Previous Application Programming: Distributing Runtime Mode Applications Next

Preferences for Runtime Applications

IDL's preference system allows developers, administrators, and individual users to control default values for many aspects of IDL's environment and configuration. Creators of runtime applications can take advantage of the preference system to customize the environment in which a particular application runs.

Before attempting to use preferences to customize the runtime IDL environment, you should have a clear understanding of how IDL loads and uses preference values. See IDL Preferences for a detailed discussion of the preference system.

Preference Etiquette

The IDL's preference system routines PREF_SET and PREF_COMMIT provide programmatic control over the values of preferences saved in an individual user's preferences file. In general, as an application author, you should not use these routines in IDL code. Since preference values set in the user preference file persist between sessions, changes made by your application using these routines will affect your end user's IDL environment even when he or she is running other applications.

Preference files loaded at application startup provide a much more user-friendly mechanism for specifying preference values that apply only to your application. To use this mechanism, create a preference file that contains the preference values you wish to have in effect when your application runs, and include the name of the preference file in the command that launches your application via the -pref command-line option. (See Command Line Options for IDL Startup for details.)

Loading Preference Values at Application Startup

IDL provides the following mechanisms for loading preference values when an IDL application starts:

Of these options the first — specifying a preference file via the -pref command line option — is the most general and user-friendly. By specifying the values for preferences used by your application in a separate, application-specific preferences file, you can both control IDL's runtime environment and provide your end users with a mechanism to tune the IDL environment themselves. If one of your end users can achieve better performance using a different preference value, all that user needs to do is alter the value in the preference file loaded at startup.

The second option — providing an idl.pref file in the same directory as the IDL DLL — is only available under Microsoft Windows. This option is especially useful if you are creating an application that will be run when a user clicks on the icon for an executable file produced by the IDL Project mechanism.

Specifying individual preference values at the command line provides little advantage over specifying the name of a preference file, but may be useful if the number of preferences to be specified is small.

The technique of using environment variables to specify preference values can be useful, but should be used with caution. Setting an environment variable provides a relatively easy way for your end users to override your preference settings without the need to modify the preference file you distribute. Depending on how the value of an environment variable is specified, however, the value may persist between invocations of your application. As a result, end users might experience unexpected behavior in other IDL applications (or in IDL itself) if an environment variable specified for your applications is in effect when the other applications are run.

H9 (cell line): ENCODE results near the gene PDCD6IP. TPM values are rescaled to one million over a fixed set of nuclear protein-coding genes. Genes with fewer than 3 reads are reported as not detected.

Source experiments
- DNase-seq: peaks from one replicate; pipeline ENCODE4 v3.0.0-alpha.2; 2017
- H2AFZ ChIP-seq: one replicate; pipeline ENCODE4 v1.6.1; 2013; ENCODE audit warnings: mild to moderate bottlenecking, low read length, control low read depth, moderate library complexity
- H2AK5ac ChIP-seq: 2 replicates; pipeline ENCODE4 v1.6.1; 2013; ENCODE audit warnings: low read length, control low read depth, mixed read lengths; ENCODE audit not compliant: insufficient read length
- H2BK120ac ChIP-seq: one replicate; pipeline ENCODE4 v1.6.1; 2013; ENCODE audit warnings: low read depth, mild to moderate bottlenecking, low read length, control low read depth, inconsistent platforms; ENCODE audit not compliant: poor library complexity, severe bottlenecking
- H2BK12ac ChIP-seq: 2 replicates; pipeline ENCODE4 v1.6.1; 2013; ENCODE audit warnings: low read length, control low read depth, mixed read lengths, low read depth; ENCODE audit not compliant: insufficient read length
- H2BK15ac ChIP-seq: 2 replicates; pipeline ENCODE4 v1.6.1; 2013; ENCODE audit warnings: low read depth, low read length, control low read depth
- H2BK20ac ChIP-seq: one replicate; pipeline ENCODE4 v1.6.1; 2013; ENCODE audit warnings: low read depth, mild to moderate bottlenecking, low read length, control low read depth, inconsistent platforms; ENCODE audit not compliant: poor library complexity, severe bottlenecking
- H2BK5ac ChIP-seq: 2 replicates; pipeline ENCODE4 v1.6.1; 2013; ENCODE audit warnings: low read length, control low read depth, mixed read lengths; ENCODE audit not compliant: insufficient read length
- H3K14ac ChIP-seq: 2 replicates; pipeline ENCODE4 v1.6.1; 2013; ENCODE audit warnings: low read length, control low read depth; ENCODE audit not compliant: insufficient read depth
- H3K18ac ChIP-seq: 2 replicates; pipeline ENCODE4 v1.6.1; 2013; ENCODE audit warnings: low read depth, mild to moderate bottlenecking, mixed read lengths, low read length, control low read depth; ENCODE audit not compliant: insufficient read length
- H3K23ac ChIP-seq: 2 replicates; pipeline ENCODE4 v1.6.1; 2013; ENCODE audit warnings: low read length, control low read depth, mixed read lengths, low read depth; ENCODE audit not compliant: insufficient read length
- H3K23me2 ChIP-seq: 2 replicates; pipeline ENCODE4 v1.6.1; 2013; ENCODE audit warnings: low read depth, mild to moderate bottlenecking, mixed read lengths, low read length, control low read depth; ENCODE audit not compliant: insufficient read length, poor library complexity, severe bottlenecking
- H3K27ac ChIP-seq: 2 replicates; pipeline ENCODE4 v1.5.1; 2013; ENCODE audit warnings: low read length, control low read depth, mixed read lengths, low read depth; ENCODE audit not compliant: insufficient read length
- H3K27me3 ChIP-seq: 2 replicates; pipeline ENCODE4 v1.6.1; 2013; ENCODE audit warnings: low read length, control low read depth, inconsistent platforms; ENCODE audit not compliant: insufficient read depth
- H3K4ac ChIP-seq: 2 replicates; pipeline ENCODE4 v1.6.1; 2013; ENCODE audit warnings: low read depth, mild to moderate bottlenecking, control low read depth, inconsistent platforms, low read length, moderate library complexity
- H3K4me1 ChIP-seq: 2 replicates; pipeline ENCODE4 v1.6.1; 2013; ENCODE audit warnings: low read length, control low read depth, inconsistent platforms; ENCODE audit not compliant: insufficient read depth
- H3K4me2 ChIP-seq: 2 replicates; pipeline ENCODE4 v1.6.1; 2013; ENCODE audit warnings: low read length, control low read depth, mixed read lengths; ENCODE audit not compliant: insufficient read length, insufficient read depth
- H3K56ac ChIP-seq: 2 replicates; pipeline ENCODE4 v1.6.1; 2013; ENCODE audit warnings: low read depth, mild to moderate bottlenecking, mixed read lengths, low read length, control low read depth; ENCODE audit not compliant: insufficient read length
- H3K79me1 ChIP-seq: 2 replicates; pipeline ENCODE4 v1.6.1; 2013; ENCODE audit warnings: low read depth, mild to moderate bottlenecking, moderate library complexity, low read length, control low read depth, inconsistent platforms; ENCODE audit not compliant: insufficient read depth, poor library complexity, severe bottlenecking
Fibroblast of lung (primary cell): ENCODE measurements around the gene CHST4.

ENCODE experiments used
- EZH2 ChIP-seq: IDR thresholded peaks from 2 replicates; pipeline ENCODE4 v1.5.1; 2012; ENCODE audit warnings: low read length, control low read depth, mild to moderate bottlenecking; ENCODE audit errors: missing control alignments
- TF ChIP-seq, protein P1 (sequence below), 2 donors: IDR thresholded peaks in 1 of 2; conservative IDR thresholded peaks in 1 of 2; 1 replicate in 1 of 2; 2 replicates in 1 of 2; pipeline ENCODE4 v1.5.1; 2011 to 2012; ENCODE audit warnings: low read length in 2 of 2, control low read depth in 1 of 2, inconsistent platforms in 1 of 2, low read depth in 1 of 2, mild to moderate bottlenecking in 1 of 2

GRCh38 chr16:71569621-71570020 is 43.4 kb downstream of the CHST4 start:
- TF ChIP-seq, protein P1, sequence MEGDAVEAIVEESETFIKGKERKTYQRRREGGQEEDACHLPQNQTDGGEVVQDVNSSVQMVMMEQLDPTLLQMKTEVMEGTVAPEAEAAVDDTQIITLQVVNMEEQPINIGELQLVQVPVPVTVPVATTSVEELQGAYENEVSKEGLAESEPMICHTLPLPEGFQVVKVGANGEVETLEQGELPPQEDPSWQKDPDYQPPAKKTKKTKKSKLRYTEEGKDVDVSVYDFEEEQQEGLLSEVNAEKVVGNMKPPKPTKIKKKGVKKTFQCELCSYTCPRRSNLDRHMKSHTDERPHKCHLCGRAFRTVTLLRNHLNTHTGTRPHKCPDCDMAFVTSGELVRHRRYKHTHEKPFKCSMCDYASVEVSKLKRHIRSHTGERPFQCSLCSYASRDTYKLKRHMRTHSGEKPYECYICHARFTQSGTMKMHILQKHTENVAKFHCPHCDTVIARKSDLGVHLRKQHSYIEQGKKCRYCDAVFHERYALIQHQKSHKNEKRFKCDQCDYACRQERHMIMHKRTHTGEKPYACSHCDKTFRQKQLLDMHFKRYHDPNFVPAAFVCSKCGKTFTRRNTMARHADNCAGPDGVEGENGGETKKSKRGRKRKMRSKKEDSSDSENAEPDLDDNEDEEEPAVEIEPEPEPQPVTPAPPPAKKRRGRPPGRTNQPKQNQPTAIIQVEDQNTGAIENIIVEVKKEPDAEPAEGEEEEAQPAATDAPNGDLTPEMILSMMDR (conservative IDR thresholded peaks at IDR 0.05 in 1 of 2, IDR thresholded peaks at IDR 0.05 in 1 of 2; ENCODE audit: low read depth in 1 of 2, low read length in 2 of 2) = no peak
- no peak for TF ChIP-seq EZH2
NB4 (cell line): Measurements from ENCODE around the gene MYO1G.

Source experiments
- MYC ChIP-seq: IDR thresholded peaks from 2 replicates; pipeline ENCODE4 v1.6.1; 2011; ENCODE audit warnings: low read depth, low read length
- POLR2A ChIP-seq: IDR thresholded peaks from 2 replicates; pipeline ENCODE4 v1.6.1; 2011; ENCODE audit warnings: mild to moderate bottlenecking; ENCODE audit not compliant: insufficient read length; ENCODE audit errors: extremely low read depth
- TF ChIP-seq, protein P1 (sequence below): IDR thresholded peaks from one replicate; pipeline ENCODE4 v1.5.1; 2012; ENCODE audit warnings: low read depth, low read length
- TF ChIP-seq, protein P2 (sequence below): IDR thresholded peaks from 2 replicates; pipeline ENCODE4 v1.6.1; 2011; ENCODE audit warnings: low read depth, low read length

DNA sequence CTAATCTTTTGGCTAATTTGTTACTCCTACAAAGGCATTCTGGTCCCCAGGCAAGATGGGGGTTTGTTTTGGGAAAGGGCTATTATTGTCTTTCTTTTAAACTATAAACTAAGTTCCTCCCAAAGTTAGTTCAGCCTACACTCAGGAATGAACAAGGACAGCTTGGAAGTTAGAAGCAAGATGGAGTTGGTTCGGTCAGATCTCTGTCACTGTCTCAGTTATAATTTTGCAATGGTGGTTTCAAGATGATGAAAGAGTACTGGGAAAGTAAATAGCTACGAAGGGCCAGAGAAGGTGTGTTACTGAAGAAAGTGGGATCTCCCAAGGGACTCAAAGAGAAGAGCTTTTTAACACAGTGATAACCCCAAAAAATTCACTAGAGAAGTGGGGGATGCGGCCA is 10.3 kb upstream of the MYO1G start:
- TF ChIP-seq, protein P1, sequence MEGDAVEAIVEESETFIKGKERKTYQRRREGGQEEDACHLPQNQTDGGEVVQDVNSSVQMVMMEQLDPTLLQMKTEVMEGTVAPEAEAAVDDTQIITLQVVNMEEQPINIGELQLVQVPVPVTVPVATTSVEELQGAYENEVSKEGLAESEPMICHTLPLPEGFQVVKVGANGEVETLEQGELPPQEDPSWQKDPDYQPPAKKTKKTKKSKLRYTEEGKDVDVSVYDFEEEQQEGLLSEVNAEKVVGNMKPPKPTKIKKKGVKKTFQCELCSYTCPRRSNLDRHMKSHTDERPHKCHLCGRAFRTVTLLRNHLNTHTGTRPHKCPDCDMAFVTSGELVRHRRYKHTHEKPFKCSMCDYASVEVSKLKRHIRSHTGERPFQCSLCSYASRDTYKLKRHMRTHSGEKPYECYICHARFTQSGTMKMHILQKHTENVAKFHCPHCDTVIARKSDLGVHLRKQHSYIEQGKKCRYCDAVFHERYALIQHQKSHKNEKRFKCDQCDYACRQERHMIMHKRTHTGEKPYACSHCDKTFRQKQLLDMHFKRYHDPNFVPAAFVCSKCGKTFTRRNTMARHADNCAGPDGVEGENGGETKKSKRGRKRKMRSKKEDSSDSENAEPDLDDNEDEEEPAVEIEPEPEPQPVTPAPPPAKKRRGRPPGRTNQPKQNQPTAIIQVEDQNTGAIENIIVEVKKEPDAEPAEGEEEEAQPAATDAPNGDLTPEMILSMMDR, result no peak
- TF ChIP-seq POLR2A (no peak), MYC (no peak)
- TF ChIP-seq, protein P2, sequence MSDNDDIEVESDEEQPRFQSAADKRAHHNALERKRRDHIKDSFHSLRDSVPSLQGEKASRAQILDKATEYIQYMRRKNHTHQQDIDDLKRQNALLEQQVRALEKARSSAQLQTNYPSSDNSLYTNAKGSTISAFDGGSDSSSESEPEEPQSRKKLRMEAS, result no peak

You should only modify the resource/pref/idl.pref file if you are creating and distributing your own runtime application distribution.

See IDL Preferences for a detailed discussion of these options.

Windows Runtime Preferences

Under Microsoft Windows, the IDL Project mechanism allows you to create a .exe file that launches your runtime application. Because this method of launching the application does not lend itself to setting command line options, IDL provides the following Windows-only preference features for use with runtime applications.

Loading an idl.pref File

As described in Loading Preference Values at Application Startup above, when IDL for Windows starts up, if it finds a file named idl.pref in the directory that includes the IDL DLL (usually the bin/bin.platform subdirectory of the IDL or runtime application distribution where platform is your platform-specific bin directory), it loads preference values contained in that file.

Windows-Only Runtime Preferences

There are three Windows-only runtime preferences:

These preferences are honored only when the idlrt.exe executable is in use. Their values are described in detail in Windows Runtime Preferences.


Suppose you have created an IDL runtime application named myapp that performs numerous CPU-intensive calculations that could potentially use multiple CPUs on a multiprocessor system. If you want to ensure that your application uses at most two CPUs, you could include the following setting in a preference file named myapp.pref:


On UNIX platforms, you could then invoke your runtime application with a command line something like the following:

idl -rt=/myapp/myapp.sav -pref=/myapp/myapp.pref  

On Windows platforms, if you use the IDL Project interface to create an executable file myapp.exe that starts your application, you could create a preference file containing the following:

IDL_WINRT_ICON: c:\myapp\myapp.ico  

These preference values specify the maximum number of CPUs, the need for a runtime license for your application, and the application icon. If you name the preferences file idl.pref and place it in the bin/bin.platform subdirectory of your application distribution (where platform is your platform-specific bin directory), IDL will load the preferences when a user double-clicks on the application icon.

  IDL Online Help (March 06, 2007)